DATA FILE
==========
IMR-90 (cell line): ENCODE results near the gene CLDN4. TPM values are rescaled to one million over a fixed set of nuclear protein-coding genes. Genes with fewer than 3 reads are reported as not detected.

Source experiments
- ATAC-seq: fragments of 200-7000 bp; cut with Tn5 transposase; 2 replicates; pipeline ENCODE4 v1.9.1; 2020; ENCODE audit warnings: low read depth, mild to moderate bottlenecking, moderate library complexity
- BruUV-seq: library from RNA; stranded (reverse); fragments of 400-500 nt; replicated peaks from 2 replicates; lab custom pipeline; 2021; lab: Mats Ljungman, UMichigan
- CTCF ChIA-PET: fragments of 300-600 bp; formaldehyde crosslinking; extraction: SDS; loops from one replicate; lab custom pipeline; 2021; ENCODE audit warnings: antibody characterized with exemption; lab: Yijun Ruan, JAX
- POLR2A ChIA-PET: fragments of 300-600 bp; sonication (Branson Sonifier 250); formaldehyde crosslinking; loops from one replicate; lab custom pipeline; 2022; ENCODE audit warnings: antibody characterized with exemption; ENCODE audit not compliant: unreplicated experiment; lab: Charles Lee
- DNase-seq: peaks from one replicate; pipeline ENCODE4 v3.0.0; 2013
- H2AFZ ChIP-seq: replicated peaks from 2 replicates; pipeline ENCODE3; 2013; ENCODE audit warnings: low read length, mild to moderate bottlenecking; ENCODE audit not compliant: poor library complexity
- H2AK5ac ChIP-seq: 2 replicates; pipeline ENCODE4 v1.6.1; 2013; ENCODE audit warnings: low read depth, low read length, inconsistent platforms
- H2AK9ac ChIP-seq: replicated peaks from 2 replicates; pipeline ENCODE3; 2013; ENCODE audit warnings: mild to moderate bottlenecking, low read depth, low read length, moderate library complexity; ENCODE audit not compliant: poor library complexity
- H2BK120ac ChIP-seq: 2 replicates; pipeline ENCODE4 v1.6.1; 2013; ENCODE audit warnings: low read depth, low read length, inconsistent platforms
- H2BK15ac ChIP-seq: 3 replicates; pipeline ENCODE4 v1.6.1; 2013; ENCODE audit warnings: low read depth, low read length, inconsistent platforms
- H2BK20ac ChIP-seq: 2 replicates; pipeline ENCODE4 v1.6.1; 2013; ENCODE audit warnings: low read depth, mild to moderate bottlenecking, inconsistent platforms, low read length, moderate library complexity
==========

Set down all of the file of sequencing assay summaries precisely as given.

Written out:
IMR-90 (cell line): ENCODE results near the gene CLDN4. TPM values are rescaled to one million over a fixed set of nuclear protein-coding genes. Genes with fewer than 3 reads are reported as not detected.

Source experiments
- ATAC-seq: fragments of 200-7000 bp; cut with Tn5 transposase; 2 replicates; pipeline ENCODE4 v1.9.1; 2020; ENCODE audit warnings: low read depth, mild to moderate bottlenecking, moderate library complexity
- BruUV-seq: library from RNA; stranded (reverse); fragments of 400-500 nt; replicated peaks from 2 replicates; lab custom pipeline; 2021; lab: Mats Ljungman, UMichigan
- CTCF ChIA-PET: fragments of 300-600 bp; formaldehyde crosslinking; extraction: SDS; loops from one replicate; lab custom pipeline; 2021; ENCODE audit warnings: antibody characterized with exemption; lab: Yijun Ruan, JAX
- POLR2A ChIA-PET: fragments of 300-600 bp; sonication (Branson Sonifier 250); formaldehyde crosslinking; loops from one replicate; lab custom pipeline; 2022; ENCODE audit warnings: antibody characterized with exemption; ENCODE audit not compliant: unreplicated experiment; lab: Charles Lee
- DNase-seq: peaks from one replicate; pipeline ENCODE4 v3.0.0; 2013
- H2AFZ ChIP-seq: replicated peaks from 2 replicates; pipeline ENCODE3; 2013; ENCODE audit warnings: low read length, mild to moderate bottlenecking; ENCODE audit not compliant: poor library complexity
- H2AK5ac ChIP-seq: 2 replicates; pipeline ENCODE4 v1.6.1; 2013; ENCODE audit warnings: low read depth, low read length, inconsistent platforms
- H2AK9ac ChIP-seq: replicated peaks from 2 replicates; pipeline ENCODE3; 2013; ENCODE audit warnings: mild to moderate bottlenecking, low read depth, low read length, moderate library complexity; ENCODE audit not compliant: poor library complexity
- H2BK120ac ChIP-seq: 2 replicates; pipeline ENCODE4 v1.6.1; 2013; ENCODE audit warnings: low read depth, low read length, inconsistent platforms
- H2BK15ac ChIP-seq: 3 replicates; pipeline ENCODE4 v1.6.1; 2013; ENCODE audit warnings: low read depth, low read length, inconsistent platforms
- H2BK20ac ChIP-seq: 2 replicates; pipeline ENCODE4 v1.6.1; 2013; ENCODE audit warnings: low read depth, mild to moderate bottlenecking, inconsistent platforms, low read length, moderate library complexity